Christmas Special!

Durham Editing and E-book wants to wish each of you a very merry Christmas and a very happy New Year! As such, we are offering an unbelievable Christmas special! All 10 of our anthologies for free in digital edition through Please enjoy a free copy and feel free to share copies with friends using the Gift feature on Smashwords. The coupon codes associated with each book are good for personal or gift copies. Coupon Codes expire 1-10-2015.

Whispers, Shouts, and Songs
Code: MP47U

Summer Shorts: Airing Out Secrets
Code: TN45B

Leaves of Change:
Code: BX66C

Wrapped Up In Ribbon
Code: AH68V

Aspiring to Inspire
Code: QJ78G

Words of Fire and Ice
Code: NV35Z

Summer Shorts II: Best Kept Secrets
Code: UH99K

It’s About Living
Code: PS34K

Autumn Magic
Code: NB93Y

Snowflakes and Memories
Code: KK69Z

Our December Featured Author Hardy Jones

This month Durham Editing and E-books is happy to showcase Hardy Jones as our December Featured Author. Hardy is a skilled storyteller and gifted writer from Lawton, Oklahoma. He is an Associate Professor of English and the Director of Creative Writing at Cameron University, as well as co-founder and Executive Editor for Cybersoleil and Flash Fiction editor for Sugar Mule. He is a member of the Association of Writers and Writing Programs, Phi Sigma Iota, Popular/American Culture Association, and the South Central Modern Languages Association.


Hardy’s writing has been published in numerous anthologies and journals, and we had the pleasure of working with him on the anthology Summer Shorts II in which his short story “Grandmother’s Coconut Tree” was featured. His short story “A New Bike for Little Mike” and personal essay “Dry Gumbo” were both nominated for the Pushcart Prize in 2014. He held the Charles and Edythe Holmes Endowed Lectureship in English from 2010-2014. He also received grants from the State of Louisiana Division of Arts Folklife Program and the State of Louisiana Division of the Arts for two of his nonfiction projects, “Laotian New Year and Its Traditions” and People of the Good God. His novel Every Bitter Thing was released in 2010, and People of the Good God is slated for release in February of 2015.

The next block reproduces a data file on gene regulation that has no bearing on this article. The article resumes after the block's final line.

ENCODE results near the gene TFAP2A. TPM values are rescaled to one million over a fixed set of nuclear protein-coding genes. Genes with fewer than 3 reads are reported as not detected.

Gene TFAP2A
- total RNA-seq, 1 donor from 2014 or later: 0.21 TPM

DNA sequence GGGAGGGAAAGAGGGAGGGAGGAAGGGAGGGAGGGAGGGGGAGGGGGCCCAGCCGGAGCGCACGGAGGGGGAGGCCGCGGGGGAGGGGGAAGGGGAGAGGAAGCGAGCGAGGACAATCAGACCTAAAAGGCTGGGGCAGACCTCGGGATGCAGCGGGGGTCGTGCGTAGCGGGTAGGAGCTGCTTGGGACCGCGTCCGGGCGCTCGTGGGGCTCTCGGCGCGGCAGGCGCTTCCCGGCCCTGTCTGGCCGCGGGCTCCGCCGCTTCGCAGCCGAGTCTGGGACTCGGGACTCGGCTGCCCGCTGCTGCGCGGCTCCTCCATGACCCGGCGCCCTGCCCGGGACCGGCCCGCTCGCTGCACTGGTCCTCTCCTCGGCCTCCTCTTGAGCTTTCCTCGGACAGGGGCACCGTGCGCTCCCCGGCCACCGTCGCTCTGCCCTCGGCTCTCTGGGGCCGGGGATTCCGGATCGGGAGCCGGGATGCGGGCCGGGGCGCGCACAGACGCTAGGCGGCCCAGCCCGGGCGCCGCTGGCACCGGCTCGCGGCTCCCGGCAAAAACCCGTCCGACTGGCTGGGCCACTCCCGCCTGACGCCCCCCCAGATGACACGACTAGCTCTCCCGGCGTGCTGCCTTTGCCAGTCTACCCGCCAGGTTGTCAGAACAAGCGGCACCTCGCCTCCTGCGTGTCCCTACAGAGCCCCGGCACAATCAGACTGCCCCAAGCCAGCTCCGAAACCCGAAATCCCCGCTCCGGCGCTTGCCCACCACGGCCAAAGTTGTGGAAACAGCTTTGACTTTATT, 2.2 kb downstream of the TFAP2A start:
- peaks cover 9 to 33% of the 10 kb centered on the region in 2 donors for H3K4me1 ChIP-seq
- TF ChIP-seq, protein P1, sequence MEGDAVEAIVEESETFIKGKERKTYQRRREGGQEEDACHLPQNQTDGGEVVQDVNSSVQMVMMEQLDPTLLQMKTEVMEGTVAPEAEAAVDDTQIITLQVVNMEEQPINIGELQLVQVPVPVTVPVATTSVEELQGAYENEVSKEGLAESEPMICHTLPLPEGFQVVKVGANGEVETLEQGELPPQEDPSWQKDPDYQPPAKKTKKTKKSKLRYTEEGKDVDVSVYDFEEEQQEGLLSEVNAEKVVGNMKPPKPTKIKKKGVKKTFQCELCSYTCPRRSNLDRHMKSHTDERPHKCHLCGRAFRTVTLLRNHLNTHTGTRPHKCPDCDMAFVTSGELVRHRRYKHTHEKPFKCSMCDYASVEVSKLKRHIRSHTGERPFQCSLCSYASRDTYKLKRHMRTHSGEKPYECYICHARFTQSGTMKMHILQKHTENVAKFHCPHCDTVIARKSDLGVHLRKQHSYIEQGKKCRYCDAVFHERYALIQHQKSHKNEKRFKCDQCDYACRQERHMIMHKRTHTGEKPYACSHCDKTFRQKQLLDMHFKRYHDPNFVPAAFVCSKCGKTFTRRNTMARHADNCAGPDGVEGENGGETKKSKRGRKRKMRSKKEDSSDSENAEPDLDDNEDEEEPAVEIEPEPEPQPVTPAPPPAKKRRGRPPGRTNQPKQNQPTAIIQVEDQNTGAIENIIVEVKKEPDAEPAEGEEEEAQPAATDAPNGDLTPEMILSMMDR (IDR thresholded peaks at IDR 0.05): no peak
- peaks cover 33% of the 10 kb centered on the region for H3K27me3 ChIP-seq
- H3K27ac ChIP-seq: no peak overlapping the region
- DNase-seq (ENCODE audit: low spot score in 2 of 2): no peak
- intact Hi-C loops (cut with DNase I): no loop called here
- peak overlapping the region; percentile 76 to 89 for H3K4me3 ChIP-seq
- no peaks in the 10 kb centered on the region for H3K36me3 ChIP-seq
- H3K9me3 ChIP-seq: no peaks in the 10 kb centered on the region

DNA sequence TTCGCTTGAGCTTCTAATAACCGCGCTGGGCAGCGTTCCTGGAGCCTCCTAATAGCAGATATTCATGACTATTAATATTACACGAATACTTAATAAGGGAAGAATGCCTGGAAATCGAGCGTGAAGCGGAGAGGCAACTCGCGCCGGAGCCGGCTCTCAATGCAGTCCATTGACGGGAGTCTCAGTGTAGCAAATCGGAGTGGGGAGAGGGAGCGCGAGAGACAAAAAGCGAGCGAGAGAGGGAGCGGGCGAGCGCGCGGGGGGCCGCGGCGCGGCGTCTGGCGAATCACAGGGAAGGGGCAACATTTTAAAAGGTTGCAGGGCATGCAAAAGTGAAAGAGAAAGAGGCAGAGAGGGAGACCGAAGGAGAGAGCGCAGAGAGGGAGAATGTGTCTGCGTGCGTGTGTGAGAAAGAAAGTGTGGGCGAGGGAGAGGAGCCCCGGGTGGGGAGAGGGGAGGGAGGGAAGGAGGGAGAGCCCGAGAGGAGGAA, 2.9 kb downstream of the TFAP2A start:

LA Book Festival poster
We had the pleasure of catching up with Hardy this month to talk with him about writing, the art of storytelling, and family.

When did you first start writing?

As a kid, I dreamed of being a rock star and dabbled with song lyrics. In high school and the first couple of years in college, I wrote poetry—very bad poetry. A writing tutor looked at my poetry and pointed out how it read like truncated stories, which placed me on the prose path. In 1995, I declared English as my major and began writing in earnest, working exclusively on short stories, and the main comment my professors gave me was that my stories read like stifled novels. In the MFA program at the University of Memphis, a professor, Randall Kenan, encouraged me to use my family’s stories and personal experiences to create novels. Using that advice, I completed my novel Every Bitter Thing. My interest in family history has led me to write personal essays and a forthcoming memoir, People of the Good God, which details the evolution of Cajun culture into the new millennium and inquiry into my ethnic and cultural identity.

Where did you grow up, and how did it influence your writing?

I grew up on the Gulf Coast in the Florida panhandle, south Alabama, and south Louisiana. My father was a Texan and my mother is a Cajun, and both cultures place great value on oral storytelling, so I was raised with family history and stories the way other children are raised with Mother Goose fairy tales.

What has had the biggest influence on your writing?

My father was a cross-country truck-driver for 25 years, and he retired just before my birth, which meant he was at home and daily regaled me with stories of his work and travel experiences. He was born in 1917, was a WWII veteran, and lived to 1991, so his stories created an interest in history as well as in storytelling.